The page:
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$7.2-Million Verdict Favors Altadena Pair : Lawsuit: The couple, forced from their home by a 1990 fire, are awarded damages after a jury determines that their insurer, Fire Insurance Exchange, mishandled their claim.


A dispute over $7,500 led to a $7.2-million jury verdict after an Altadena couple whose house burned sued one of California's largest insurance companies.

Charles and Patricia Woods had filed suit in Pasadena Superior Court alleging that Fire Insurance Exchange, a firm owned by Farmers Insurance Co., bungled their house fire claim.

The errors and delays left them without a usable house for more than four years and also caused Mrs. Woods to be wrongly arrested on suspicion of defrauding an innkeeper, the couple said in their lawsuit.

The couple, both 51, were awarded the money Sept. 27 after a six-week trial. The jury found that they were owed $626,000 for expenses incurred since the fire and $6.6 million in punitive damages.

But Farmers spokesman John Millen said the Los Angeles-based company, which has 1.4 million homeowner polices statewide, prides itself on customer service and believes it acted fairly with the Woodses. He declined to say whether the company would appeal.

Millen pointed out that in another lawsuit filed by the insurance company against Charles and Patricia Woods, the judge ruled that the couple had been overpaid $16,000 for the fire damages.

The legal tussle arose after a March 30, 1990, fire damaged the kitchen and attic of the couple's house in the 2900 block of McNally Street. The fire forced the couple to relocate, along with an adult son who lived with them, to the Embassy Suites Hotel in Arcadia.

Confusion over payment of a hotel bill led Arcadia police to arrest Mrs. Woods on May 23, 1990. Embassy Suites operators called police because the couple had moved to a hotel next door and Embassy Suites was still owed $1,001.

But the hotel had been slow to issue a bill, so the couple used insurance company money to buy food and pay the bill at the second hotel, said the Woodses' attorney, Mark Didak. The district attorney assigned to the case never filed criminal charges against Mrs. Woods, calling the matter a civil dispute, Didak said. In June, 1990, the insurance company paid the couple more than $55,000 for repairs. But because the insurance adjuster failed to discover asbestos in the roof and did not include later rain damage, the Woodses said the actual cost of repairs would come to $62,500. When the insurance company refused to pay more, the couple filed a lawsuit in March, 1991.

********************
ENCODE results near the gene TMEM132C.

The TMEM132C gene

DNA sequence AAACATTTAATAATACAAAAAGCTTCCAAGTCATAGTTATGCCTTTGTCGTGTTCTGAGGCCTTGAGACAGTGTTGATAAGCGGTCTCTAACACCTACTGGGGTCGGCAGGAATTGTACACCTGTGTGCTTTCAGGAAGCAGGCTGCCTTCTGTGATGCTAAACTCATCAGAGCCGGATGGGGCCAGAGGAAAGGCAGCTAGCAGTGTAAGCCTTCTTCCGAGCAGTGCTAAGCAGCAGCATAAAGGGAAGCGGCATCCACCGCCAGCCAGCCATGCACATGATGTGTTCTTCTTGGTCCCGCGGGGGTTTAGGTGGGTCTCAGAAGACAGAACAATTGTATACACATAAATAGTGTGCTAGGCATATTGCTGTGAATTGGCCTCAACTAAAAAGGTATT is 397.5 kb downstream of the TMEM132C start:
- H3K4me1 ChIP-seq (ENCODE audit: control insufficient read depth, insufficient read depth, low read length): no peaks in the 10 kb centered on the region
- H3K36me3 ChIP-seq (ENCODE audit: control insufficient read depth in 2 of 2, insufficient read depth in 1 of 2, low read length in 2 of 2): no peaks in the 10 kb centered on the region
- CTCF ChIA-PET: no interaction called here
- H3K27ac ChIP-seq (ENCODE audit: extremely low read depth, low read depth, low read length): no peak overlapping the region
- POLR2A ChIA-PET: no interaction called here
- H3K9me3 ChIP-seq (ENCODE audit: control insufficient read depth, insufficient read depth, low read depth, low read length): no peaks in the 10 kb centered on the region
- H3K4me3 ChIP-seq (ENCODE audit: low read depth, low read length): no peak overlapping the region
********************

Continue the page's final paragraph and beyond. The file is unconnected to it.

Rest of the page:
Embassy Suites, which was also previously listed in the couple's suit, settled its part in the lawsuit in June, 1994, by agreeing to pay the couple $50,000.

The ongoing dispute has meant the couple have been unable to fix their house and have lived in rented rooms since the fire, Didak said.

"These people haven't had a house for 4 1/2 years," the attorney said.

The attorney for Fire Insurance Exchange argued in court that the company was not to blame for Mrs. Woods' arrest. The company never received a bill from Embassy Suites and had paid money directly to the family, who should have paid the bill.

The insurance company also said it was not at fault for failing to find the asbestos, which even the Woodses' own contractor missed, and blamed the couple for later rain damage, saying they failed to cover the hole in the roof from the fire.

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